Coming Home?

October 20, 2005

Some history . . . some homecoming links . . . and perhaps the most delightful (but little-known) what's-a-hoya story ever.

As reported on several familiar Hoya grid websites, the granddaddy of all Georgetown football rivalries is without debate the Fordham match-up with 49 games played - including a contest in every decade but one since the 1890's (Fordham actually claims 51 prior encounters). No other rivalry comes close. Our next most frequent adversary? St. Peter's with 29 games played. Of our current opponents, Duquesne (19), Holy Cross (18), and Buckell (18) have been our most frequent gridiron foes.

While digging up the foregoing info, I happened upon the Fordham athletic hall of fame, where I came across 17 members of their hall who were once known as the : "Seven Blocks of Granite." The list obviously includes the well-known Vince Lombardi of GU cancer center fame. Arithmetic was never my long suit but how did seven become 17? Turns out the Fordham teams of 1929-30 had the original seven blocks and by the time Vince and his fellow stones came along in 1937-38, they just decided to recycle the name . . . hmmm . . . 7+7=17 Blocks?



For a comprehensive look at Homecoming on the web, use these links:


HoyaSaxa.com Football

HoyaSaxa.com pre-game report

GUHoyas.com on GU-Fordham rivalry

GUHoyas.com: Generations of Football Hoyas

GUHoyas.com: Alum remembers the '69 game

GUHoyas.com: Homecoming athletic highlights

Official alumni homecoming site

Homecoming dance



Back to Georgetown and Fordham.

After 35 years, the truth can now finally be told. You probably know the background: the two Jesuit universities were once eastern football powers and major rivals on the gridiron. In a similar fashion, both schools had dropped the sport, only to see it resurface in the following decade in the form of intercollegiate club football. As it turned out, 1968 would be the penultimate year of the club football experiment as it gave birth two years later to the modern NCAA era of Georgetown football. The Hoyas were scheduled to play the Rams in New York. Not surprisingly, the game was Fordham's homecoming. And like any good rivalry, this one was primed for hi-jinks and one-up-man-ship.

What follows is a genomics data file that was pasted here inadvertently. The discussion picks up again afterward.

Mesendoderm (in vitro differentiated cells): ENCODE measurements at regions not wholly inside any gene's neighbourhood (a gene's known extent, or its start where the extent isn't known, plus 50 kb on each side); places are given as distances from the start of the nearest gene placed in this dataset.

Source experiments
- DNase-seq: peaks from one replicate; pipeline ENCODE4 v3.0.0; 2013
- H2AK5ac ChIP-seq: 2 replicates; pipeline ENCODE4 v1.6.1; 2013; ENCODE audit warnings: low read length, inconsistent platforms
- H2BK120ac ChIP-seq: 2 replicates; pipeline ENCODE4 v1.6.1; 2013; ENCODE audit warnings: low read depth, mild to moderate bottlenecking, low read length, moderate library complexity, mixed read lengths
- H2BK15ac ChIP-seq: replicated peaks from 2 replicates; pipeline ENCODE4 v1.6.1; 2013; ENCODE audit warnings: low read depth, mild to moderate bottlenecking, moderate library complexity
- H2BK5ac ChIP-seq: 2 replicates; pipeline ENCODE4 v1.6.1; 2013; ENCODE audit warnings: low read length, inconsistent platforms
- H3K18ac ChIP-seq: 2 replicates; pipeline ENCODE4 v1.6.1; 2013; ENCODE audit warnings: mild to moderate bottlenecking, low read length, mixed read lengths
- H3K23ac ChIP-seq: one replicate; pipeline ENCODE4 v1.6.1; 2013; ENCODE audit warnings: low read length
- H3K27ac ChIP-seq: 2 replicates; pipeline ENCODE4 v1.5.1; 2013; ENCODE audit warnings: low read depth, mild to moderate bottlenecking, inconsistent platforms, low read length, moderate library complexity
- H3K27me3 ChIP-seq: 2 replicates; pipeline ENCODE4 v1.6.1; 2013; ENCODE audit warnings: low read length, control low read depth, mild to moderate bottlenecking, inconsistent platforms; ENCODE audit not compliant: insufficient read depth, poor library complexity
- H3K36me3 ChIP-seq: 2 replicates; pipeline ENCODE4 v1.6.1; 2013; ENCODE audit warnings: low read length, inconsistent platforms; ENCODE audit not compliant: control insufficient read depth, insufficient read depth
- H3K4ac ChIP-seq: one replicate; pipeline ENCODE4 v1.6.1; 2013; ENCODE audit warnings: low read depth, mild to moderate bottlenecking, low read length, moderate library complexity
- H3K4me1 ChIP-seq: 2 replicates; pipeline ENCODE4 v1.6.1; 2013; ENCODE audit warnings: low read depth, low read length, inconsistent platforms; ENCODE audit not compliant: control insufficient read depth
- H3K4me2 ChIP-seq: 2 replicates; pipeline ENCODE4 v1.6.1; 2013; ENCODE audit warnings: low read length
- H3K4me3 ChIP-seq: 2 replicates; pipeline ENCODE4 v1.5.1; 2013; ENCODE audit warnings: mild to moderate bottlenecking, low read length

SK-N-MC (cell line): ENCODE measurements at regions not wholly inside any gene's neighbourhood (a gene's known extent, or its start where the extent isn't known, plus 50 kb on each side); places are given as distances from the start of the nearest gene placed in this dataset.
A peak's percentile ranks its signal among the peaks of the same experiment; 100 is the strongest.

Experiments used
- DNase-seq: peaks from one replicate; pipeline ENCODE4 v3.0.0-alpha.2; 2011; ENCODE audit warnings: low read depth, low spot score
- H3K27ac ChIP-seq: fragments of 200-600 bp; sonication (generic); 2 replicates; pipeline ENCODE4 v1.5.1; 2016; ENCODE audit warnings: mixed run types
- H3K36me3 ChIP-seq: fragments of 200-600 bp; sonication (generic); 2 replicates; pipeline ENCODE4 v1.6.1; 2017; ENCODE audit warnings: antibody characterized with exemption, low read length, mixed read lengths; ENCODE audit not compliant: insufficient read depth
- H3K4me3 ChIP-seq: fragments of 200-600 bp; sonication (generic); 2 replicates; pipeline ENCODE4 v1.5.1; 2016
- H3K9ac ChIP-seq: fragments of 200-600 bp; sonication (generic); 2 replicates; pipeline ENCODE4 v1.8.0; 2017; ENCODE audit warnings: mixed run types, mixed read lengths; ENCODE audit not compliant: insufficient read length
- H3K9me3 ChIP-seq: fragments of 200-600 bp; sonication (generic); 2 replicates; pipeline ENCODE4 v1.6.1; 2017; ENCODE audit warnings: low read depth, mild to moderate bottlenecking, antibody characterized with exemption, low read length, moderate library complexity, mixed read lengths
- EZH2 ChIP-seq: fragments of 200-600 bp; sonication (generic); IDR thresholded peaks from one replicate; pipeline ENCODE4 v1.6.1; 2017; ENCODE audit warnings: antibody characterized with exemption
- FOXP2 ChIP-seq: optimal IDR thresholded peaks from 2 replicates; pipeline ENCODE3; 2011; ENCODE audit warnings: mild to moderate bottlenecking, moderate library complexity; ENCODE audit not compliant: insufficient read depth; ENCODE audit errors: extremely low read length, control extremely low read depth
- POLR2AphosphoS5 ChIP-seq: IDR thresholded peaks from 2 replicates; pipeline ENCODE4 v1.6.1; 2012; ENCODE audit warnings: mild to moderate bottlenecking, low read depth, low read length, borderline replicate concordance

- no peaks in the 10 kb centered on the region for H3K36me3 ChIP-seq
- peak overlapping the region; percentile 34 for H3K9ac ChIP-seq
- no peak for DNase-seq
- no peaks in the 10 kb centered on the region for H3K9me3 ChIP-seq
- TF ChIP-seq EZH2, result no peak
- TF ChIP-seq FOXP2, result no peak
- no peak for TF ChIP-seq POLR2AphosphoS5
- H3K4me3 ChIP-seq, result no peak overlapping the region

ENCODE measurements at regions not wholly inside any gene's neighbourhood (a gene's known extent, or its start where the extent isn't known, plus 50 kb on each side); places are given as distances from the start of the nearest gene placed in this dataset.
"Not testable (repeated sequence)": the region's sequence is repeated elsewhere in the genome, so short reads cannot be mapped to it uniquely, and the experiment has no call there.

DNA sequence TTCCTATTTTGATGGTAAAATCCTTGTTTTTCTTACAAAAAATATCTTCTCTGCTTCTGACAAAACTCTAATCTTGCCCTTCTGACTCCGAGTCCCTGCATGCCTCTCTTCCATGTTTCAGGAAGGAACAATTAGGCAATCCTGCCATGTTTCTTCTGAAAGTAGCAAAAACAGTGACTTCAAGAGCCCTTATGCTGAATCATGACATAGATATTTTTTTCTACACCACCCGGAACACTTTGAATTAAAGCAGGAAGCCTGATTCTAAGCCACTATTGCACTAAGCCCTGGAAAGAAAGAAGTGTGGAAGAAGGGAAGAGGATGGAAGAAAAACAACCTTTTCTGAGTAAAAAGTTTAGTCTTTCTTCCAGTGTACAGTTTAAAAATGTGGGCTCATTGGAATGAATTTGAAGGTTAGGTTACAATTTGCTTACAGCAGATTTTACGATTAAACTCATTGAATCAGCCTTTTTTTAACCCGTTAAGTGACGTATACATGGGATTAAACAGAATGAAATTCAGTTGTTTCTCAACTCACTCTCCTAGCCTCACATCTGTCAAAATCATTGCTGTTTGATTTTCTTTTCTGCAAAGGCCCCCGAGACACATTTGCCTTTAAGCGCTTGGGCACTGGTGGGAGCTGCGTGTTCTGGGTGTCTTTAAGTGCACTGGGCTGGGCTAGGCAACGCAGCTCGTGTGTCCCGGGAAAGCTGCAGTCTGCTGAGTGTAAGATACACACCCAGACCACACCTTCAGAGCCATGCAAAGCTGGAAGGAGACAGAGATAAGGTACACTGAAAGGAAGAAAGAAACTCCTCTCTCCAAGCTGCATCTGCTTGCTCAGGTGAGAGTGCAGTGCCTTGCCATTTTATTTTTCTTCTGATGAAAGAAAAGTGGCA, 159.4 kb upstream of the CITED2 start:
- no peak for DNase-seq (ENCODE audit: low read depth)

Ramses with John Pinto and Scott Reardon

Mascots in those days were of the live variety, not some undergrad sweating away in an over-sized costume. Jack the Bulldog was our mascot, kept in the off-campus house of junior cheerleader Dave Burgess. In the week leading up to Homecoming weekend, fellow juniors John Pinto, Allen Silver and Scott Reardon hatched a plot to invade the north Bronx in the dead of night. So it was that the Fordham Ram, after spending some quality time on the Hilltop - a little travel weary, with its horns painted blue and decorated in gray insignia - was ceremoniously returned to the Fordham team just prior to the kick-off on Coffey Field. Unhappily, the Hoyas lost the game 31-6.

Fast forward one year. Fordham was now Georgetown's homecoming guest on the Hilltopn. Jack was under tight security all week prior to the game. By Thursday evening, no dog-nappings of any sort had been attempted. Studying late that night in the newspaper office of The Hoya, was editor-in-chief Don Casper. The Friday edition of the student paper had already been put to bed and so when the telephone rang, Don was the lone person around to answer it. The voice at the other end of the line identified himself as a Fordham undergrad and asked to speak to the editor of the paper.

Don replied that they had reached the editor. There was a pause at the other end, and then the announcement, "We have your Hoya." Don, a classics major and a stickler for precise wording, answered, "What do you mean,`you have our Hoya' ?" The voice smugly replied, "We snuck into his cage last night and brought him back here to Fordham. We plan to return him to you at the field just before our homecoming game." His curiosity piqued, Don decided to probe a bit further. "And where did you find our Hoya's cage?" he asked. The Fordham voice responded, "You don't know? We found his cage located up on the hill near by the observatory - behind the football field." Said Don, "Ah, that cage . . . the one where the Medical Center keeps a few sheep and goats for their animal research testing program . . . yes, I know about that cage." After learning that the now subdued Fordham student and his pals had in fact kidnapped a live laboratory sheep, Don suggested that they return the animal to the Med Center before the rest of the Bronx was infected with some virulent disease.


What's a Hoya?


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